Corrina Thurston is a professional wildlife artist specializing in detailed, vibrant colored pencil drawings. In this inspirational article she shares her story about how drawing helped her gain a new perspective on life. After becoming chronically ill and having to medically withdraw from college she taught herself how to draw from her bed. What began as a therapeutic outlet blossomed into a rewarding profession.
Thursten is also an entrepreneur, speaker, consultant for other artists, and the author of an e-book, How To Build Your Art Business With Limited Time Or Energy, to help other artists do the same. To learn more about her, her art and book please visit her website: www.corrinathurston.com. ~ Renée Phillips
Corrina Thurston’s Story
I’m not like most artists. I can’t say I started drawing when I was young. I can’t say I always had a passion for creating. To me, art was fun to do in class and I appreciated artwork in museums and galleries, but that was the extent of it.
In 2010 I was 20 years old and had already been sick with a debilitating illness for two years. At that point doctors didn’t know what was wrong with me, despite running all the tests they could think of, and I had already medically withdrawn from college after only a semester.
A funny thing happened while I was sketching;
I suddenly wasn’t thinking so much about my chronic, debilitating pain.
Two-years earlier I was a three-sport athlete and a 4.0 student, but by 2010 I was mostly bedridden. I had a 24/7 migraine, severe insomnia, fatigue, pain, anxiety, and more. I spent my days in a darkened room with sunglasses on, earplugs in my ears, unable to do much of anything to distract me from the pain and misery that had become my life.
That’s where art came into play. In an unexpected twist of fate, I crawled out of bed one day to scour my bedroom for a pencil and paper. What I found was a graphite pencil from school and a leftover piece of poster board. I dragged those back into bed with me and began to sketch.
A funny thing happened while I was sketching; I suddenly wasn’t thinking so much about my chronic, debilitating pain. For once I had something that not only helped distract me from the pain I was in, it also gave me the opportunity to feel productive for the first time in two years.
My skill developed so quickly
that I still exhibit some of my very first pieces.
My artwork progressed quickly. The lack of energy prevented me from drawing more than an hour a day, but my skill developed so quickly that I still exhibit some of my very first pieces.
It turns out I had a knack for drawing.
That first sketch started out with that typical No.2 graphite pencil, but after that I wondered how I might use color. Pastels were too messy. Nothing with brushes I’d have to clean, as I didn’t have the energy and I couldn’t do it in bed.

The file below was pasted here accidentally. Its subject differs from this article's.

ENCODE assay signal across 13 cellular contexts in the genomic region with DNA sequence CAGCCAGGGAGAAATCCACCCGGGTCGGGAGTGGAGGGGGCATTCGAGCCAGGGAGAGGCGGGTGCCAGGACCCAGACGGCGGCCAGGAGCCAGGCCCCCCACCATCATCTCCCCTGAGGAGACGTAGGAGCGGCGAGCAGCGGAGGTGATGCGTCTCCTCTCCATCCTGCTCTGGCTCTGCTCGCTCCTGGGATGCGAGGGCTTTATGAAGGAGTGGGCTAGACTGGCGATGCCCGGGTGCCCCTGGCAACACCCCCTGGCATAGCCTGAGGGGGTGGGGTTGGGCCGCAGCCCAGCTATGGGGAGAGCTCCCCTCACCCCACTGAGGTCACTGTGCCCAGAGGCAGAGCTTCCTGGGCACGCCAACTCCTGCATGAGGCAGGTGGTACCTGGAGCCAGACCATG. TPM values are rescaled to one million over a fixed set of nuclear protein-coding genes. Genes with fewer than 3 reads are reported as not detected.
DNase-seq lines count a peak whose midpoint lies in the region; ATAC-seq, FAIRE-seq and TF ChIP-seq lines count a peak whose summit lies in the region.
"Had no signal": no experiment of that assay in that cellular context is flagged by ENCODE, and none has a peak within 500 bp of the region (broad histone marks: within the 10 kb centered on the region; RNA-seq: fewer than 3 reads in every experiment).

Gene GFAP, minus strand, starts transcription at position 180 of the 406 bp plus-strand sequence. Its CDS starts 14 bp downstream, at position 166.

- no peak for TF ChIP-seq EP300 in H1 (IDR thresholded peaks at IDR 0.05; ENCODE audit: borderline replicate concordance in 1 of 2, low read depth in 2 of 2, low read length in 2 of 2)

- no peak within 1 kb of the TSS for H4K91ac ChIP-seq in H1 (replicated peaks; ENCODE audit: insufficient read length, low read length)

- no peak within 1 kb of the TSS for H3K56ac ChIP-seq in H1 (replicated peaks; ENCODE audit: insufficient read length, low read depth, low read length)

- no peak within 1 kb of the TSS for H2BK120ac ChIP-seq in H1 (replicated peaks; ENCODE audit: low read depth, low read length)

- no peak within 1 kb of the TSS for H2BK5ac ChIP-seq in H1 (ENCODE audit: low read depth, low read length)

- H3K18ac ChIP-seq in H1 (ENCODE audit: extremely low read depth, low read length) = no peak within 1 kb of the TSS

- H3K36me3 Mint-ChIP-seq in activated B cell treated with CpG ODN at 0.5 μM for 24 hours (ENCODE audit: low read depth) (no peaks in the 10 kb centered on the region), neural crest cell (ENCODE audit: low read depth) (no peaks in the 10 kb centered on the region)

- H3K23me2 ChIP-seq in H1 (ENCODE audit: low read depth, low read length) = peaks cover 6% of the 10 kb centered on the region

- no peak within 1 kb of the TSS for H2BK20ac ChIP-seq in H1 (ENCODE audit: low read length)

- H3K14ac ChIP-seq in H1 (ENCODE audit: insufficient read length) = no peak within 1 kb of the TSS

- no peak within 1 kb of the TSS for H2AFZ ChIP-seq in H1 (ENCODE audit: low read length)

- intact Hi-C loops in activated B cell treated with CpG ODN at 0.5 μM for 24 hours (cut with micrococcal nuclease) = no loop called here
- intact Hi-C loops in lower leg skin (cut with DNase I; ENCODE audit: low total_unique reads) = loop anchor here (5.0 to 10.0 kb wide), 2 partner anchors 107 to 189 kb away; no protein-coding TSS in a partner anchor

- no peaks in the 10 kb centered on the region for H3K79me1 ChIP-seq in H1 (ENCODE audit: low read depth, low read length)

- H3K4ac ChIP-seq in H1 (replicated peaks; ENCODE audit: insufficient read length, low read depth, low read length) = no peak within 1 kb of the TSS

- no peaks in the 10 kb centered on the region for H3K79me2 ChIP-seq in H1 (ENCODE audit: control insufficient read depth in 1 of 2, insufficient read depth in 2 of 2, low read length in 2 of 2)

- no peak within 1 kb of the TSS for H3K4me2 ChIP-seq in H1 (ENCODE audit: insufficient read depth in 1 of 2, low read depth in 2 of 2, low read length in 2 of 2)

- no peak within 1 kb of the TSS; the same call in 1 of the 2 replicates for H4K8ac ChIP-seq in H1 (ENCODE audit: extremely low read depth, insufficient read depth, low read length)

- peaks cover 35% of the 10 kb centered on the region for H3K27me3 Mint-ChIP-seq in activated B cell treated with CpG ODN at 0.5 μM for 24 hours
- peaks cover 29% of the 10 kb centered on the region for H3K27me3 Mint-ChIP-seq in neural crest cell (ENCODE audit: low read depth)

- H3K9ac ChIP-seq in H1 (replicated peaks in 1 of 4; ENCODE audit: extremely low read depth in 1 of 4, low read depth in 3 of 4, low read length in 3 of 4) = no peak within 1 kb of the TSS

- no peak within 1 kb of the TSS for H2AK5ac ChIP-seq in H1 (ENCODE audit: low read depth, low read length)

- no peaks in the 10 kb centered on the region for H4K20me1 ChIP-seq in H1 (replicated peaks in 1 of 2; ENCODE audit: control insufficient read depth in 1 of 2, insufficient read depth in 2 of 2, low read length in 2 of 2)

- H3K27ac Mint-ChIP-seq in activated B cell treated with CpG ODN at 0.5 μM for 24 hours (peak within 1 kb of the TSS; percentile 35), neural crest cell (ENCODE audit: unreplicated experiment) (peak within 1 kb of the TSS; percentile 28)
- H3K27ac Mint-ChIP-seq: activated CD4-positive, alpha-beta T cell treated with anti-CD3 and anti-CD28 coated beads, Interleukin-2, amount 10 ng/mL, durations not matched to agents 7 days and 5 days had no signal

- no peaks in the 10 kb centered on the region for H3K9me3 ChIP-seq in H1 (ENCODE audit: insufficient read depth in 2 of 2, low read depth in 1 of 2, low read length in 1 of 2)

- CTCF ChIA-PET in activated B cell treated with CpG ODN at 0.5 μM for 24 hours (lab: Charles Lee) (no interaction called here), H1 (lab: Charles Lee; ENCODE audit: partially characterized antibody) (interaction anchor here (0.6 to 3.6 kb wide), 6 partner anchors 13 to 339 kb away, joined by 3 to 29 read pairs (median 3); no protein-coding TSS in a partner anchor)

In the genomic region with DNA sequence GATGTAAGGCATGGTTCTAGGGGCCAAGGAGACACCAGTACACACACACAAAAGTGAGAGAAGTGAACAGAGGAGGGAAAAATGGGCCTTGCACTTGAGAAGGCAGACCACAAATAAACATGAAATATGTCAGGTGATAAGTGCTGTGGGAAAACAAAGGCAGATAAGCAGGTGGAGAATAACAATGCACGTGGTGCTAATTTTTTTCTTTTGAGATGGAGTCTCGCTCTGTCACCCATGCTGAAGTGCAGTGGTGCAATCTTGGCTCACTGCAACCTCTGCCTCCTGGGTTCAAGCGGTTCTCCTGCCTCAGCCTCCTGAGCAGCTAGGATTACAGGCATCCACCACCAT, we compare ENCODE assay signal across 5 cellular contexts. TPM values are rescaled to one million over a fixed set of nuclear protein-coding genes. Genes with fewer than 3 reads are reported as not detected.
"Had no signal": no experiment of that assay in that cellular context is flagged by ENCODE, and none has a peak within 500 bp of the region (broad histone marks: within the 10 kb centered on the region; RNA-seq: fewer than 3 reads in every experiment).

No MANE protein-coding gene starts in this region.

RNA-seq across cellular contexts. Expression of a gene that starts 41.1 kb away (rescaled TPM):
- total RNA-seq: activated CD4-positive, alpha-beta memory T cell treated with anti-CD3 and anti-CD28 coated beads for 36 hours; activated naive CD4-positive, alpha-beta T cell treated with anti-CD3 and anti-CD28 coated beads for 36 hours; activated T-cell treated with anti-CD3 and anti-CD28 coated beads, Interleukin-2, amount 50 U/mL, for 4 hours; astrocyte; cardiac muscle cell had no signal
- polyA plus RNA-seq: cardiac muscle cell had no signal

What about colored pencils?
I’d seen a drawing that used colored pencil in a way where the color was opaque, making it look almost like a painting. With that drawing in mind I wondered, could I do something like that? A week later I was adding every color from my new box of 85 colored pencils to my initial sketch, testing them all out, layering them and seeing what it took to make them opaque and smooth and vibrant.
Starting to draw was a turning point in my life.
I began looking for the good in life again.
From there I turned to drawing animals, my real passion, teaching myself to draw from the confines of my bed. Colored pencil was perfect, not only because I could use them in bed, but because I could get the vibrant colors I wanted, the fine details I love, they were clean and didn’t smudge, and the pressure needed to apply the pencil was enough to help stop the extreme shakiness of my hands. The only thing colored pencil needed was patience, and I had plenty of that because where was I going to go?
Years passed and my ability progressed, but my health did not. Doctors still didn’t know what was wrong with me and there was no light at the end of the tunnel for this continuous torture to my body. There was only art.
Starting to draw was a turning point in my life. I began looking for the good in life again. My depression lessened, my sense of humor returned, and the flame of that strong, stubborn fighter in me was reignited.
I’m able to take on purposes bigger than myself
by using my artwork to bring awareness to endangered species…
Drawing helped keep me sane. I could look at the walls of my room and see my framed pieces and know I created those. It was proof the days before had been real. It gave me purpose and something to look forward to, when before I felt I had nothing.
In 2014 I was finally diagnosed with chronic Lyme Disease, Bartonella, two types of pneumonia, malfunctioning adrenal glands, Hashimoto’s Thyroiditis, Endometriosis, IBS, and more. I found a doctor who was willing and able to treat me. Treatment is a long-term process and progress has been slow, but significant!
I’m starting to participate in society once more. I’m able to take on purposes bigger than myself by using my artwork to bring awareness to endangered species and help wildlife conservation organizations. I’m helping other artists, especially those with limited energy or time for their art business.
There’s no doubt that my discovery of art is the silver lining of being sick. It was an unexpected light during a very dark time. Without it, I honestly don’t know where I’d be today.
Visit Corrina Thurston’s website at www.corrinathurston.com